Redneck Miller (1976)
R · Action · 24 November 1976
DJ Miller is a Schlitz-swilling, hard-living early morning country music disc jockey in the Southern U.S. His motorcycle, a one-of-a-kind "chopper," is stolen by someone and used to steal a shipment of drugs from Supermac, a blaxploitation refugee usually aided by a hapless duo of criminals, including Preacher. Supermac sends his thugs to follow Miller, and Miller has a few run-ins with Preacher and his nameless sidekick. At first, Miller doesn't seem to take the threat seriously, although Miller's aggravation grows and he refuses to talk about what is happening with his live-in girlfriend (to her chagrin). While Miller enjoys a post-coital moment with Rachel, the wife of one of Miller's good friends, Supermac and his thugs burst in and take Rachel hostage. They threaten to rape Rachel as payback for Miller having sex with Supermac's girlfriend Pearl (Miller had sex with Pearl as "trade" for helping her fix a flat tire). Miller reveals that Rachel is not his girlfriend, and Supermac releases her when a struggle ensues. But he manages to take Miller's prized pick-up and chopper. Rachel demands to know whether Miller would have let them rape her, and Miller shrugs that he probably would have if it meant saving his own life. Miller confronts Supermac, and Supermac acknowledges the possibility that someone else may have stolen Miller's chopper to steal the drugs. But Supermac refuses to return the truck and chopper until Miller has gone out on the streets to find the person that has the shipment. Miller is suddenly intimidated by Supermac, so Miller borrows another DJ's car, and scours the streets. Meanwhile, Miller's girlfriend, who ostensibly has left the relationship with Miller because he doesn't tell her what is going on, has been investigating on her own based on her discovery of a zodiac medallion. She quickly suspects it belongs to Miller's chief rival, and her belief is confirmed. On the other side of town, Supermac is back in bed with Pearl, showing some vulnerability and insecurity in asking whether Pearl has any feelings for Miller since they had sex in trade for fixing a tire. Pearl reassures Supermac, and they make love. Still on the streets, and a little drunk from all the Schlitz, Miller soon learns that Preacher was involved in stealing the shipment, and he forces Preacher to reveal that Miller's rival was behind the whole thing. At the same time, Miller's rival is apparently raping Miller's (ex?-)girlfriend. He leaves just as Miller shows up. Miller chases the rival, and they have a knock-down, drag-out fight in a junkyard - even having a pocketknife fight at one point. Miller triumphs, and the rival confesses. Miller locks him in a trunk. During the fight, the rival insinuates that he has killed the girlfriend (saying, "Nothing can bring her back."). After the fight, Miller looks for the girlfriend, but she isn't to be found. He gets on the phone to Supermac and tells him where to find the shipment - demanding that his truck and chopper be returned "un-mo-lested!" Miller returns home, opens a Schlitz, and sinks into his couch. Suddenly, the girlfriend's arm reaches down from off-screen, and she looks completely unharmed and ready to renew life with Miller. A horn honks, and Miller looks outside to see Supermac waving and leaving the truck and chopper behind. The girlfriend suggests they go for a ride and the movie ends.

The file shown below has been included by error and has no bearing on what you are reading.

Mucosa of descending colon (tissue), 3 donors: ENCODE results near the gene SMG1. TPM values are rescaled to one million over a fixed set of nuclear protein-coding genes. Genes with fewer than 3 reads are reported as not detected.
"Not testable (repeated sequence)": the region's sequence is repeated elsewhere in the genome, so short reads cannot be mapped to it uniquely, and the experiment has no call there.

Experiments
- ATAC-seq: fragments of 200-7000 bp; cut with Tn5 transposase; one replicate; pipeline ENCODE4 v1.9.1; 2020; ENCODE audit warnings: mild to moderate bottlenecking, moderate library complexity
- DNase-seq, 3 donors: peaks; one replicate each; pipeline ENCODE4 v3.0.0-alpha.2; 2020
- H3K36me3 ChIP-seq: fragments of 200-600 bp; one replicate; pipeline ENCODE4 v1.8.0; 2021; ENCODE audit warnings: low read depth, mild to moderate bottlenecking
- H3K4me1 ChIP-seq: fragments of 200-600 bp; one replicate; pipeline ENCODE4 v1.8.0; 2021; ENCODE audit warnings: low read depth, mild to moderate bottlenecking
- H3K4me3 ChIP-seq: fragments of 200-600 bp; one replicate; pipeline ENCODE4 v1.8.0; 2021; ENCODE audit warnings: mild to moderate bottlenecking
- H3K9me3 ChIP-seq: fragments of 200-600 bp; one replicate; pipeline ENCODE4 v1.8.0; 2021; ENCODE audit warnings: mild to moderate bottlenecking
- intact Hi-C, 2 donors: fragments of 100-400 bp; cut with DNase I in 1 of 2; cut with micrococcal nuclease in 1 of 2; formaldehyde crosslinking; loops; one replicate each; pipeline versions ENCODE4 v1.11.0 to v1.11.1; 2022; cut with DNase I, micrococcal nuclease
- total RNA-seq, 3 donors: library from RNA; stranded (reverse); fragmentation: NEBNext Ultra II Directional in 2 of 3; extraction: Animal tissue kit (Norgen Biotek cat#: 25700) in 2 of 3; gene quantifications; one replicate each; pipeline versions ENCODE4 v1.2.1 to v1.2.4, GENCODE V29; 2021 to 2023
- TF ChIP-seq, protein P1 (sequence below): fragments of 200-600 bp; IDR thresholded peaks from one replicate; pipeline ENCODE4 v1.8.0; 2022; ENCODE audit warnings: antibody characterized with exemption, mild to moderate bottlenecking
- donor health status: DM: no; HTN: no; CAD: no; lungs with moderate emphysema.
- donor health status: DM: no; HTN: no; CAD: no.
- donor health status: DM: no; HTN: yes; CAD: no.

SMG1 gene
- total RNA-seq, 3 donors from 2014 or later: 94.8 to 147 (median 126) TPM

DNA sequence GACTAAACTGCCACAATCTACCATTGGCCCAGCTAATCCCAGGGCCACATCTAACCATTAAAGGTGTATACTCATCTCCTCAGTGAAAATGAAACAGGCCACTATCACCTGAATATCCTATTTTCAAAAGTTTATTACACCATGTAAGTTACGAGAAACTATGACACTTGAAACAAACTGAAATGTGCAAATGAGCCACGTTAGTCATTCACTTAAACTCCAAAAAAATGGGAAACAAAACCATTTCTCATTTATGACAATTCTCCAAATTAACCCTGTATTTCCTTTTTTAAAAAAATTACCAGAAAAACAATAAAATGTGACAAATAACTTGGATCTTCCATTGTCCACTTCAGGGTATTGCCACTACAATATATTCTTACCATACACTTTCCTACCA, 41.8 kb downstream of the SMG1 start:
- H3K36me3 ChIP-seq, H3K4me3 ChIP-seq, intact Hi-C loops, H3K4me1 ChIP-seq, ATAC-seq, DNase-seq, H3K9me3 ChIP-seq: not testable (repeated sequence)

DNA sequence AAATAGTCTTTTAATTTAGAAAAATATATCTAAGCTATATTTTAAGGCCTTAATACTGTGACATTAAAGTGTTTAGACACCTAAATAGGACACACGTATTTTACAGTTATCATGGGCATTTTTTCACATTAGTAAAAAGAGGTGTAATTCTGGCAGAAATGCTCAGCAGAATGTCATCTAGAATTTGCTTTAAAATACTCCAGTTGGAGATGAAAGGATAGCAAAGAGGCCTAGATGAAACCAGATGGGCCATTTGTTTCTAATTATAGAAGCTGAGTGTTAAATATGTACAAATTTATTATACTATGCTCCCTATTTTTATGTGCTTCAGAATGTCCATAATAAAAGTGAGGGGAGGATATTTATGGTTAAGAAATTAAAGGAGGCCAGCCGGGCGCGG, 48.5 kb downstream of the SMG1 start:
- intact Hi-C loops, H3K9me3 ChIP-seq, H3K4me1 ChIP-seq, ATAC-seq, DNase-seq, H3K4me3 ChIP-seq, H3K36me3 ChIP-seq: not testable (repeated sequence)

- Written by
Director(s): John Clayton
Cast: Geoffrey Land, Paul Walsh, Paulette Gibson
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